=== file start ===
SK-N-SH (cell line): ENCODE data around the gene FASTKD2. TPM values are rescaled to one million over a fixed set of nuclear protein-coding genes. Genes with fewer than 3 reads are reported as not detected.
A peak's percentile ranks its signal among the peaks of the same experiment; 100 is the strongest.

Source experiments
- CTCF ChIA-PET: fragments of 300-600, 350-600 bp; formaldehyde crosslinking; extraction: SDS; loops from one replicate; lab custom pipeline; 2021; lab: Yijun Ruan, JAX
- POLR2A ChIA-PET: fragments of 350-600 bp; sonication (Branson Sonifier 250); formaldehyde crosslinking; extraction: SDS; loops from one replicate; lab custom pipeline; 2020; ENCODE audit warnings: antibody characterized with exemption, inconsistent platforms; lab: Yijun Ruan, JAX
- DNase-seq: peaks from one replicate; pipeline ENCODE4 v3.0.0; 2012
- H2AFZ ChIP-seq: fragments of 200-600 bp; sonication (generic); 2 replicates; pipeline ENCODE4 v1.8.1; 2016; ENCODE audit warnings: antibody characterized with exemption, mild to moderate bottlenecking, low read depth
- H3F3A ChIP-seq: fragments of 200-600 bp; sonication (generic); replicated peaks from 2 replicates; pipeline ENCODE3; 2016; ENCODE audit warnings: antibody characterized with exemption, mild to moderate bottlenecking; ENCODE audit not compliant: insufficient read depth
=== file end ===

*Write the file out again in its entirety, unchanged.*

SK-N-SH (cell line): ENCODE data around the gene FASTKD2. TPM values are rescaled to one million over a fixed set of nuclear protein-coding genes. Genes with fewer than 3 reads are reported as not detected.
A peak's percentile ranks its signal among the peaks of the same experiment; 100 is the strongest.

Source experiments
- CTCF ChIA-PET: fragments of 300-600, 350-600 bp; formaldehyde crosslinking; extraction: SDS; loops from one replicate; lab custom pipeline; 2021; lab: Yijun Ruan, JAX
- POLR2A ChIA-PET: fragments of 350-600 bp; sonication (Branson Sonifier 250); formaldehyde crosslinking; extraction: SDS; loops from one replicate; lab custom pipeline; 2020; ENCODE audit warnings: antibody characterized with exemption, inconsistent platforms; lab: Yijun Ruan, JAX
- DNase-seq: peaks from one replicate; pipeline ENCODE4 v3.0.0; 2012
- H2AFZ ChIP-seq: fragments of 200-600 bp; sonication (generic); 2 replicates; pipeline ENCODE4 v1.8.1; 2016; ENCODE audit warnings: antibody characterized with exemption, mild to moderate bottlenecking, low read depth
- H3F3A ChIP-seq: fragments of 200-600 bp; sonication (generic); replicated peaks from 2 replicates; pipeline ENCODE3; 2016; ENCODE audit warnings: antibody characterized with exemption, mild to moderate bottlenecking; ENCODE audit not compliant: insufficient read depth